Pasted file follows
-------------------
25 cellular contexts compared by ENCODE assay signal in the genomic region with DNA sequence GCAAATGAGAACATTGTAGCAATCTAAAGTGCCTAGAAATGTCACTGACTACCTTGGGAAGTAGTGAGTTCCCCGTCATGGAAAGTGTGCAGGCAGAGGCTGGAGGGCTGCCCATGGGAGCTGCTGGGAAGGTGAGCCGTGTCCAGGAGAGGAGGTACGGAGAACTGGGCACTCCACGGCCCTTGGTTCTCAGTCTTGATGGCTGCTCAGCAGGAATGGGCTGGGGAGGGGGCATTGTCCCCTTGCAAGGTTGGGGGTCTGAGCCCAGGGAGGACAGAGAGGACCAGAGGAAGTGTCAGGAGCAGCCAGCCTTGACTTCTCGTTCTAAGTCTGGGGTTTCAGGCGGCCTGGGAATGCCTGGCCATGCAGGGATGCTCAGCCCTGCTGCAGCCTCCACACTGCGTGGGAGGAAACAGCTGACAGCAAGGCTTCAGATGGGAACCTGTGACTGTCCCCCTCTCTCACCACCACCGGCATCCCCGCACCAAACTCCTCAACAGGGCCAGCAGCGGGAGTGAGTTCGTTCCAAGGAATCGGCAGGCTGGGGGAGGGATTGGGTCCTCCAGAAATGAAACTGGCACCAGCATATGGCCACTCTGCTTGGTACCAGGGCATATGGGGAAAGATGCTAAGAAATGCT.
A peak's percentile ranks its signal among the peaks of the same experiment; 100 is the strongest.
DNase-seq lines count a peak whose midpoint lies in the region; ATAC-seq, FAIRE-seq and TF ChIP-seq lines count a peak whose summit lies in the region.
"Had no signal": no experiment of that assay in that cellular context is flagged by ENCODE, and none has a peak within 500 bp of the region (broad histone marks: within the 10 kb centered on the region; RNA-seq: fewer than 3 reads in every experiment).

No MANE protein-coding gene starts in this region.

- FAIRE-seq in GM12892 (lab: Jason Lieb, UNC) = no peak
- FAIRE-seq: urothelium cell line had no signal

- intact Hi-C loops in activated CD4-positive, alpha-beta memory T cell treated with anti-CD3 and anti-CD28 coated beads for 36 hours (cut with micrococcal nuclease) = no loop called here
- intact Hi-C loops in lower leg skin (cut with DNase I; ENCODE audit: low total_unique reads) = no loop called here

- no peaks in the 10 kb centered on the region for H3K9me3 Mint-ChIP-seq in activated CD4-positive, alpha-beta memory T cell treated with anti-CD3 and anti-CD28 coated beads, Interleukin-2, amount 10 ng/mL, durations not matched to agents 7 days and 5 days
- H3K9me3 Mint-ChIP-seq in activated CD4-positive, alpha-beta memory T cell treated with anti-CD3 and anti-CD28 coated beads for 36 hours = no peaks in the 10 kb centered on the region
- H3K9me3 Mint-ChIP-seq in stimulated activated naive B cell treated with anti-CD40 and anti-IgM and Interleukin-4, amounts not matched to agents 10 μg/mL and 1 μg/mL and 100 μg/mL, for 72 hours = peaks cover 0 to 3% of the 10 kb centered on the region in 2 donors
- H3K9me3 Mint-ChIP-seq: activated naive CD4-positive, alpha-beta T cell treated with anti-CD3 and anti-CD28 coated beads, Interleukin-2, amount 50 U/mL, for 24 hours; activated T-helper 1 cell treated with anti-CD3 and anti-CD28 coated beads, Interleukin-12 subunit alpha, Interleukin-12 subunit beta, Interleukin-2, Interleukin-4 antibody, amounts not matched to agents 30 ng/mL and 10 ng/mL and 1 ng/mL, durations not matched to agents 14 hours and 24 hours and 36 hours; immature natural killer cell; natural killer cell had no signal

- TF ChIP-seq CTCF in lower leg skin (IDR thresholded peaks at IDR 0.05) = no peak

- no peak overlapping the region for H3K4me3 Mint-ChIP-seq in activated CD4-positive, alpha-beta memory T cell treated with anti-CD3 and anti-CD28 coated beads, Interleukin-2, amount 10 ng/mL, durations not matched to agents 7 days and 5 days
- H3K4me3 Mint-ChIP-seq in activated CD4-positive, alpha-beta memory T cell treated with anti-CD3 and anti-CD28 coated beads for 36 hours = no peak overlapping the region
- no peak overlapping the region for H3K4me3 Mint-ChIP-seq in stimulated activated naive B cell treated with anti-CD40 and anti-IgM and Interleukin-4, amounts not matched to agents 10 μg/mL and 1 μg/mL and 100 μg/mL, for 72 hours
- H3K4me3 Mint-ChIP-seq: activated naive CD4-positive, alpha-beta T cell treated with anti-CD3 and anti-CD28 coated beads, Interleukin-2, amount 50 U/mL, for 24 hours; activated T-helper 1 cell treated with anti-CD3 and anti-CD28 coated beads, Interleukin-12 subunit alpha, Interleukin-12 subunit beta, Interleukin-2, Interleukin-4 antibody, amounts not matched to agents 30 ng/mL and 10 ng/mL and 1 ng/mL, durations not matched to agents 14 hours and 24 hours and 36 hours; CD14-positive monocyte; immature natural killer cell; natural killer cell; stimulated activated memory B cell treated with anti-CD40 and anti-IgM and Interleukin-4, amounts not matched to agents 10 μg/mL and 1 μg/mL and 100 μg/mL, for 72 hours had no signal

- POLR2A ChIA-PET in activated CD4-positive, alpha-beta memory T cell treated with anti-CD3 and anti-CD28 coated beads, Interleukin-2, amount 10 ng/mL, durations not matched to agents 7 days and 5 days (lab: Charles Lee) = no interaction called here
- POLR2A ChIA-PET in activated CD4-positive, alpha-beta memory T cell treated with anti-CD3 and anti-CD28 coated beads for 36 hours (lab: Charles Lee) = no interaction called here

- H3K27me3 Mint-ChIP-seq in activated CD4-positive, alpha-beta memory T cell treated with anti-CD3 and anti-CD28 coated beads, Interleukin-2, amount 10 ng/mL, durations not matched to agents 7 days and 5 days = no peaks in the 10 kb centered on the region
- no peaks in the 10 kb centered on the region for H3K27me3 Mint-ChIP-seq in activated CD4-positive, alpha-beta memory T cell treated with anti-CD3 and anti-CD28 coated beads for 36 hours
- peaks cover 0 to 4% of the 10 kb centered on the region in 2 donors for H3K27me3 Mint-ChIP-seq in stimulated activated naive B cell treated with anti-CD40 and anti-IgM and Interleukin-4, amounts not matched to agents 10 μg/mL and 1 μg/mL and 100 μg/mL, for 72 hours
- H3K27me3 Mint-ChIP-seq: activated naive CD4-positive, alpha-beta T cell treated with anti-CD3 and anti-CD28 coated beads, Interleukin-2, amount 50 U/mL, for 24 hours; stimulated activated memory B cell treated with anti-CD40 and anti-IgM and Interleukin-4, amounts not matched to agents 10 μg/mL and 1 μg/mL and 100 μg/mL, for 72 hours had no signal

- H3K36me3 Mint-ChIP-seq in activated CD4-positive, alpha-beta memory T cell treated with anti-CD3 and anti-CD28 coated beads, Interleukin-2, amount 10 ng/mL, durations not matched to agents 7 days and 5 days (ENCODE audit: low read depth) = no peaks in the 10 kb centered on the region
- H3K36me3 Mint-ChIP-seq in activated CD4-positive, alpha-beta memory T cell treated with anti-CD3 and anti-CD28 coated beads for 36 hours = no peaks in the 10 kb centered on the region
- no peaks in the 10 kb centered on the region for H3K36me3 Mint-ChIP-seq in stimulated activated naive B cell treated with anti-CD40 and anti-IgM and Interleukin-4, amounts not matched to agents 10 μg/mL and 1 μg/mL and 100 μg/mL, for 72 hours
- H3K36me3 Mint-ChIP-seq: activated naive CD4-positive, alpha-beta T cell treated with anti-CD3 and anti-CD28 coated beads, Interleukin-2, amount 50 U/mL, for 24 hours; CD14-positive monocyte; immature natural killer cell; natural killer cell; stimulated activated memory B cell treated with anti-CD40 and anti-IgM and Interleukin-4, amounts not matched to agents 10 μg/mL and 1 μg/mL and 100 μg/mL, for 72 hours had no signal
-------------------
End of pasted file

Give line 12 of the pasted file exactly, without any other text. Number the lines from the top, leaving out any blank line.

- H3K9me3 Mint-ChIP-seq in stimulated activated naive B cell treated with anti-CD40 and anti-IgM and Interleukin-4, amounts not matched to agents 10 μg/mL and 1 μg/mL and 100 μg/mL, for 72 hours = peaks cover 0 to 3% of the 10 kb centered on the region in 2 donors